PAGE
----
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Steve Jobs started his Tuesday presentation with a recap of some of Apple’s highlights from the previous calendar quarter. He said that Apple now has 135 retail stores open around the world, and saw 26 million visitors over the holiday quarter. Apple’s retail stores pulled in more than $1 billion in revenue for the quarter.
iPod and iTunes
Jobs said that Apple sold 14 million iPods this holiday season, compared to 4.5 million for the 2004 holiday season — that averaged to more than 100 sold every minute. The total number of iPods Apple has sold since the music play was first introduced in 2001 — 42 million.
Apple has sold 850 million songs through its iTunes Music Store. Jobs said that 3 million songs are being sold per day, worldwide — a run rate of more than 1 billion songs per year. TV show sales have been going well since they were introduced this past fall: Eight million have been sold and downloaded from iTunes since the video service went online in mid-October.
Apple’s new $49 iPod remote control sports an integrated FM tuner, making it possible for iPod users to listen to FM radio stations while they use their iPods. The station frequency is displayed on the iPod’s screen. It’s compatible with current models. It’s on sale today.
ABC Sports and ESPN content is now available through iTunes — last week’s Rose Bowl was the top-selling sports program on iTunes, said Jobs.
Jobs also used his time on the keynote stage to discuss Apple’s recent integration with Chrysler vehicles — as was recently announced, most of the new 2006 model year vehicles from Chrysler, Jeep and Dodge feature built-in iPod connectivity as an option. Forty percent of cars sold in the United States have iPod integration as an option, according to Jobs.
Mac OS X v10.4.4
Mac OS X v10.4 “Tiger’s” Dashboard feature has been a big success, according to Jobs: More than 1500 Dashboard widgets have already been created. Apple on Tuesday will release Mac OS X v10.4.4, the latest incremental update to Tiger — which includes updates to Dashboard including a new Google widget. Also new is an ESPN sports score widget, a “white pages,” calendaring widget, ski conditions and new widget that works with Apple’s Address Book application.
Apple on Tuesday also announced a major update to its iLife package — iLife ‘06. Calling it a “giant new release,” Jobs touted the dramatically improved speed of iPhoto, which also includes new one-click effects. iPhoto features a new limit of 250,000 photos. New full-screen editing has been added to this release.
A major new feature of iLife ‘06 is what Apple calls “Photocasting.” Described as podcasting for photos, photocasting makes it possible to share photos over the Internet using one mouse-click. The photos are updated to your .Mac account, where users can subscribe to them using Really Simple Syndication (RSS).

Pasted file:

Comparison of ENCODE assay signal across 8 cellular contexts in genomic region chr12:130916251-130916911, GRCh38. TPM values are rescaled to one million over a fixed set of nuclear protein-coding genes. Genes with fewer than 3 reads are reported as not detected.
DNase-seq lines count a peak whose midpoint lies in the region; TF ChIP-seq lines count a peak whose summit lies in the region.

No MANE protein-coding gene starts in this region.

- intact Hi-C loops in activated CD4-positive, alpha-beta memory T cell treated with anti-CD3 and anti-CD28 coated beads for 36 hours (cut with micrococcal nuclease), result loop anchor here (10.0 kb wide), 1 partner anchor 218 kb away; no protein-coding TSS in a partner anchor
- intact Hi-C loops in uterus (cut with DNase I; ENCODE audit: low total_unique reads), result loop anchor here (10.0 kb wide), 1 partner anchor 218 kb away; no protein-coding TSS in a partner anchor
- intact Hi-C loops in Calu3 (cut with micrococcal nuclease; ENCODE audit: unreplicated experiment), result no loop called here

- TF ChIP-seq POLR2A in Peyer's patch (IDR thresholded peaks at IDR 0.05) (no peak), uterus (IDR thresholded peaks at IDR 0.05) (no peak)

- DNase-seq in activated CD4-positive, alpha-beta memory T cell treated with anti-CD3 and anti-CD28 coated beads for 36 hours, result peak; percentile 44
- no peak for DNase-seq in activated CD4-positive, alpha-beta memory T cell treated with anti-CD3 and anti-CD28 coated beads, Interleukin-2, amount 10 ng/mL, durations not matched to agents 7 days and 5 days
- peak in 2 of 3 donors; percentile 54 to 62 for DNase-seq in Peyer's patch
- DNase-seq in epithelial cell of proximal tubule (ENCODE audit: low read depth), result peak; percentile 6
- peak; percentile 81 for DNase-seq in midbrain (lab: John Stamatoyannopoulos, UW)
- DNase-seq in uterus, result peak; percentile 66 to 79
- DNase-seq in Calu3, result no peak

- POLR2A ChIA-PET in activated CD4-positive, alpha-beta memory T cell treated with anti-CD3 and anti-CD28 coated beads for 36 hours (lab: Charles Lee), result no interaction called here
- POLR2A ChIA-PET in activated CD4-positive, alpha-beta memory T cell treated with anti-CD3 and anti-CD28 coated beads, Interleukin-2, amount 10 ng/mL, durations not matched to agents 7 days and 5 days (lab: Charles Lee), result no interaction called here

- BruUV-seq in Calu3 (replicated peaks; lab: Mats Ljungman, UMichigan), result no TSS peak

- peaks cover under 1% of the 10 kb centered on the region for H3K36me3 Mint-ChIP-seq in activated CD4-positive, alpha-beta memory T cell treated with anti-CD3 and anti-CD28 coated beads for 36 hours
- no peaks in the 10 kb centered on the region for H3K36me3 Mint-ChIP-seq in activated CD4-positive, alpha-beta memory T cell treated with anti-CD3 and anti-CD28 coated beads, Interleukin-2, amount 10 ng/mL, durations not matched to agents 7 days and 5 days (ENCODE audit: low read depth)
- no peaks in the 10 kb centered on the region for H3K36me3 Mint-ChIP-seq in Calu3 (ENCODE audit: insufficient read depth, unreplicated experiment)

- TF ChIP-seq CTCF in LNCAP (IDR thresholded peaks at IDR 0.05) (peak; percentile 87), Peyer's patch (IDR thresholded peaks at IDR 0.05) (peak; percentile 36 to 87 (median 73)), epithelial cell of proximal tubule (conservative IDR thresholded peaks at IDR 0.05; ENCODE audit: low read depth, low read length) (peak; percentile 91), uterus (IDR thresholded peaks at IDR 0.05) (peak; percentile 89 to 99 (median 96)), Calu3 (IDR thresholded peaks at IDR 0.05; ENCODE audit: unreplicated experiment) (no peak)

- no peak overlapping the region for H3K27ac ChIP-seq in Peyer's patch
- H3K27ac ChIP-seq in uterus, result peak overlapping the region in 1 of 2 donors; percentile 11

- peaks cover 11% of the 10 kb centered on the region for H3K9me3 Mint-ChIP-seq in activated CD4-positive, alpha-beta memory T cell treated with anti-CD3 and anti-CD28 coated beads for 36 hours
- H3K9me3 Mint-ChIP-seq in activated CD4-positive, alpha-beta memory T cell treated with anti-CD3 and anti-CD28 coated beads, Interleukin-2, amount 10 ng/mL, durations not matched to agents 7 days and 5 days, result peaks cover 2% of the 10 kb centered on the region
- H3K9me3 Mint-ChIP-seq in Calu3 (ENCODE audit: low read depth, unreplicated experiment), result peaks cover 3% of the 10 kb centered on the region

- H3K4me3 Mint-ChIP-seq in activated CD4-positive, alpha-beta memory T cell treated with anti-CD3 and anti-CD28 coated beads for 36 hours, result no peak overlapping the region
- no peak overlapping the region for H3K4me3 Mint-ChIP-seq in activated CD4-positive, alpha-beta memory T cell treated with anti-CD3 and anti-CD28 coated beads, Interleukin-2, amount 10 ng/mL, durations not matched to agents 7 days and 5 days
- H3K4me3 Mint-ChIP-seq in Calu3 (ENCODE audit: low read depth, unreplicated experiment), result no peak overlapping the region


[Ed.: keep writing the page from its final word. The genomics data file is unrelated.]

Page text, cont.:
iPhoto also has a new greeting card creation feature, and the ability to create calendars using iPhoto images.
The new version of iMovie features the ability to open more than one project at a time. Trickling down from Apple’s pro video applications, iMovie now gains new real time titling effects. And, of course, with the introduction of the video-capable iPod, iMovie now supports the ability to export to iPod and create vidcasts — the video version of podcasts.
At long last, support for third-party DVD burners has finally come to Apple’s DVD creation software, iDVD. “Magic DVD” is a new feature that lets you create a DVD using drag and drop techniques, rather than having to manually assemble your project. Also, you can produce wide-screen menus for your DVD content. New themes and new slideshows have been added. Map view editing has also been enhanced.
Podcasting has been a major trend in 2005, with innumerable companies and individuals hopping on the bandwagon to produce audio files that they provide for download using RSS feeds. Last year Apple updated iTunes with podcasting support, and now Garageband gets the podcast treatment with new podcast studio features.
You can incorporate artwork and more than 200 different effects and sound snippets built-in to GarageBand in your podcasts. iChat, Apple’s own instant messaging, audio and video teleconferencing application, can now be used for podcasting. Ducking is a new feature that will automatically lower the volume of music when a voice track is introduced.
A new World Music JamPack — an add-on for GarageBand — has also been produced.